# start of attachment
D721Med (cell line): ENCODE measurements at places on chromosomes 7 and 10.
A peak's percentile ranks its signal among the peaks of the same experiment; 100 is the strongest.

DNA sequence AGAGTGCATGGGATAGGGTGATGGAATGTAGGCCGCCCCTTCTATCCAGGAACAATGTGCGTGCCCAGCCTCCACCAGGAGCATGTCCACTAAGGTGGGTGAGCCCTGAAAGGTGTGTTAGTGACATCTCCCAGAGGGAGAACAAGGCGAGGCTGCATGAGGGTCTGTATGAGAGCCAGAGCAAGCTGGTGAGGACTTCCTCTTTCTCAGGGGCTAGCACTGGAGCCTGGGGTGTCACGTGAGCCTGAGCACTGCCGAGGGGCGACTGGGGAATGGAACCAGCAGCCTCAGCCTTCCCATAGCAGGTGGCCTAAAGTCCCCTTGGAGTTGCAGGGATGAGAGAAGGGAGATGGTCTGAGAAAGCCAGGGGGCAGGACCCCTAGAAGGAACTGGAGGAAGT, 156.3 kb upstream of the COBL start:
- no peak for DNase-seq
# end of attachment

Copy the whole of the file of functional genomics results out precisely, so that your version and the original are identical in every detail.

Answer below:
D721Med (cell line): ENCODE measurements at places on chromosomes 7 and 10.
A peak's percentile ranks its signal among the peaks of the same experiment; 100 is the strongest.

DNA sequence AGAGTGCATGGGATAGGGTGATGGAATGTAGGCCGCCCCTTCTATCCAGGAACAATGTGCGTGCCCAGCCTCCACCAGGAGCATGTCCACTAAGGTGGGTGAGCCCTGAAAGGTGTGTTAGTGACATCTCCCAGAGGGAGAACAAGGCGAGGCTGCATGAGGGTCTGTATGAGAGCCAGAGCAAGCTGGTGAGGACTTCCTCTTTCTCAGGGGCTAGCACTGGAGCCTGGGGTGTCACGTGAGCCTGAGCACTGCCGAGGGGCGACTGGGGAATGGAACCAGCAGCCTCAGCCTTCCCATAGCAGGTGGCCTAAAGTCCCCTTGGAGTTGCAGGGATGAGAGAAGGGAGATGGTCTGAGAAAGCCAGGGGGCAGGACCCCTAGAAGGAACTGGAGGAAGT, 156.3 kb upstream of the COBL start:
- no peak for DNase-seq